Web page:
Question 1: What role do the animal-people play in Blazing World?
I got sick of studying Milton, so I started Blazing World and I read the entire thing in one weekend, which is a lot more than the recommended reading. I was fascinated by everything in it, partly because it’s such an early example of science fiction and partly because Cavendish was ridiculed for her writings, assuming those silly women can do any kind of thinking. Blazing World takes on the idea of women in positions of power, and I believe also criticizing monarch rule in general, since the Empress chooses to keep her people happy and free of war and during Cavendish’s time, she experienced violence during the English Civil War around this time. It got me thinking though, since animal people seemed like a strange stylistic choice. I tried researching this and ended up down a weird rabbit hole of hardcore vegan fringe blogs, but I understood it to be a commentary on how the monarchy treated the lower classes — like animals. But I’m not Cavendish, maybe she was a hardcore vegan?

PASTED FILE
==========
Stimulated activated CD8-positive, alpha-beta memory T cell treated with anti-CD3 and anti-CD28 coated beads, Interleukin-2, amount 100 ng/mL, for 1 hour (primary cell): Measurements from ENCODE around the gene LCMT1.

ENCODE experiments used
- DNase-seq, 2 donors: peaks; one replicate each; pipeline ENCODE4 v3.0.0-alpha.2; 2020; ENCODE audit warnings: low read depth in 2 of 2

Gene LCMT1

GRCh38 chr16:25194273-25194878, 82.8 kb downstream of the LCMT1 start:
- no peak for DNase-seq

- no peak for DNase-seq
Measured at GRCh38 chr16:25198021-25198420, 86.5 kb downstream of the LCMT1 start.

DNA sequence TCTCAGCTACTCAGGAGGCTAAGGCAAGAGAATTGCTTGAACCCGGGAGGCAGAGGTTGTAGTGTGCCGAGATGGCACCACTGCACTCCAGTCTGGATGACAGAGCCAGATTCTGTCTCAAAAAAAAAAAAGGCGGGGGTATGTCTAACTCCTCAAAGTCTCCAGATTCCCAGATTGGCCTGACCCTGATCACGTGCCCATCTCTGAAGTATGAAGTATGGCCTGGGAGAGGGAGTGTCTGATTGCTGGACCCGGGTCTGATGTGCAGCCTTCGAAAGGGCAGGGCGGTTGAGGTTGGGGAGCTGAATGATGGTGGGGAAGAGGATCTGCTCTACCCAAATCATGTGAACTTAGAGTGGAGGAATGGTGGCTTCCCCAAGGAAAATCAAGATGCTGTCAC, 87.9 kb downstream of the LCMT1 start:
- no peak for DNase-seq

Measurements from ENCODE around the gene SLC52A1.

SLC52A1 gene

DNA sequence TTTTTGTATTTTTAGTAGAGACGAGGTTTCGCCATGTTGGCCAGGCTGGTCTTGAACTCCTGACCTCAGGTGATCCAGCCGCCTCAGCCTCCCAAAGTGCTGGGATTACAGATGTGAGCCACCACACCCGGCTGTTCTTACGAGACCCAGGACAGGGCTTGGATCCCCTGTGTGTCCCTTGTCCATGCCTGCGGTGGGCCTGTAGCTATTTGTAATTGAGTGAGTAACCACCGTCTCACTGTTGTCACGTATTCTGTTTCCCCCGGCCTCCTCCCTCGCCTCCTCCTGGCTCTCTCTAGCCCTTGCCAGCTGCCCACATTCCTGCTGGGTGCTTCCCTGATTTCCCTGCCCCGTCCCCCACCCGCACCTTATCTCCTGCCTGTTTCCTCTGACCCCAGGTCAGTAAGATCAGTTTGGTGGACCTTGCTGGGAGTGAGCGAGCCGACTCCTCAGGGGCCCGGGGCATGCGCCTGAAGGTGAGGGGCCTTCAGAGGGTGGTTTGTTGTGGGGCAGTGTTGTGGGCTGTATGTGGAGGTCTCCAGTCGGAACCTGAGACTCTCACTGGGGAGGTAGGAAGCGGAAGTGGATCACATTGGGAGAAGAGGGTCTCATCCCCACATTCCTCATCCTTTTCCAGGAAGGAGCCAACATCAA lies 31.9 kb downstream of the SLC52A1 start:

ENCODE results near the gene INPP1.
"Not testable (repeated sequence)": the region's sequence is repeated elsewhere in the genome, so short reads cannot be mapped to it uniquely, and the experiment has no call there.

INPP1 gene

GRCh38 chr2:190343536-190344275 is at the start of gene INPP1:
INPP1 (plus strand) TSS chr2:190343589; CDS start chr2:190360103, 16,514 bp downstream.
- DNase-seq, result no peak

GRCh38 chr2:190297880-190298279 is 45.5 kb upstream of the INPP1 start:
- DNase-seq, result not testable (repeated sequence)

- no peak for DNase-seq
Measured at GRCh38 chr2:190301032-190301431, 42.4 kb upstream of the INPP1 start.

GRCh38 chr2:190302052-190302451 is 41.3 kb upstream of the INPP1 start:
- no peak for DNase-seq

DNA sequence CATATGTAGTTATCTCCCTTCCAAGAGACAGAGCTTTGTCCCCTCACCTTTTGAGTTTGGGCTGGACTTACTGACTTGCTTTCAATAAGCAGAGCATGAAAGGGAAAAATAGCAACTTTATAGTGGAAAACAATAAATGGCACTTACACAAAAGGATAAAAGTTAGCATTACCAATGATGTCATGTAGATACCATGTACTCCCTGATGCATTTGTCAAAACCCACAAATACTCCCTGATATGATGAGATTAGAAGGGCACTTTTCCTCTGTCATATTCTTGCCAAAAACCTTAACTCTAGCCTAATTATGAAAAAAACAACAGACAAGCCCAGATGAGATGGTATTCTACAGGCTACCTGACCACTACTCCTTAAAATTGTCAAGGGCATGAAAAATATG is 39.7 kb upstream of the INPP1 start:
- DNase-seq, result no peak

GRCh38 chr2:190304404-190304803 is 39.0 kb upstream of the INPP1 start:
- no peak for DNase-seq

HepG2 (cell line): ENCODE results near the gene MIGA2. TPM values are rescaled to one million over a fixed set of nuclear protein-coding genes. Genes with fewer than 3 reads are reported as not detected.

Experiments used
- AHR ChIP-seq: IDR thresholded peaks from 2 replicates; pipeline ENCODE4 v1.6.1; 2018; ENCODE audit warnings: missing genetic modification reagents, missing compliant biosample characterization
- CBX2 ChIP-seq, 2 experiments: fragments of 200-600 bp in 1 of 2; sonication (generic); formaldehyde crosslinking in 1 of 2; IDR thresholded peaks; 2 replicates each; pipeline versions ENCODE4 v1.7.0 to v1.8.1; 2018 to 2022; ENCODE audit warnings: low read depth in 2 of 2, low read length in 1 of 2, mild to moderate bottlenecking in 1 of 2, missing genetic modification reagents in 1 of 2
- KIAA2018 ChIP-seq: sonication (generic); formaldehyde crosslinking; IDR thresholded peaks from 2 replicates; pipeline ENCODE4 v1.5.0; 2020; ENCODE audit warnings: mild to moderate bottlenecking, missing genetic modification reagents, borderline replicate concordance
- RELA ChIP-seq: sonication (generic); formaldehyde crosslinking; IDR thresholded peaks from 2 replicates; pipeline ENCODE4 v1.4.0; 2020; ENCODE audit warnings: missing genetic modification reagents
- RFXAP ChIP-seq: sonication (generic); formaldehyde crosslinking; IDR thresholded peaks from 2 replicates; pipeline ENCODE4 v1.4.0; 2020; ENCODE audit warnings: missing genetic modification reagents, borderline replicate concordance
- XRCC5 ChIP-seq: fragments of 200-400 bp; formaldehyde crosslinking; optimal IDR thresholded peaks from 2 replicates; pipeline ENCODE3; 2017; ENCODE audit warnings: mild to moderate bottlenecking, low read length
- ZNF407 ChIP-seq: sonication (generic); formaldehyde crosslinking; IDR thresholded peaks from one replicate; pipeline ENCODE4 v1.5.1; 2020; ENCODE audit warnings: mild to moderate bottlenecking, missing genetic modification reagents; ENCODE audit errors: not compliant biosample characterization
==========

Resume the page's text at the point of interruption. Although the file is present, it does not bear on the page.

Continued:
Question 2: Why was Cavendish so pro-women-in-charge?
I mean, this is kind of a dumb question but I mostly just wanted to talk about her background. Cavendish grew up as the youngest of eight children, in a wealthy family, raised by a single mother. Her mother actually refused the help of men after her husband died, and I’m sure Cavendish saw her as a role model. She watched politics being dominated by men, and thought that maybe she had ideas that could change how things worked and had ideas about how to prevent wars, such as the English Civil War that ended with people killed and impoverished. The problem was that she was a woman, and they weren’t considered to be politically equal just yet. It bled over a lot into her writings, since she didn’t write about love and marriage like most women were expected to, but explored new ideas that weren’t just new for women, but scientifically new. She really pushed the limits for what was acceptable for women to talk about, she was ridiculed for it, and now hundreds of years later, we celebrate her work.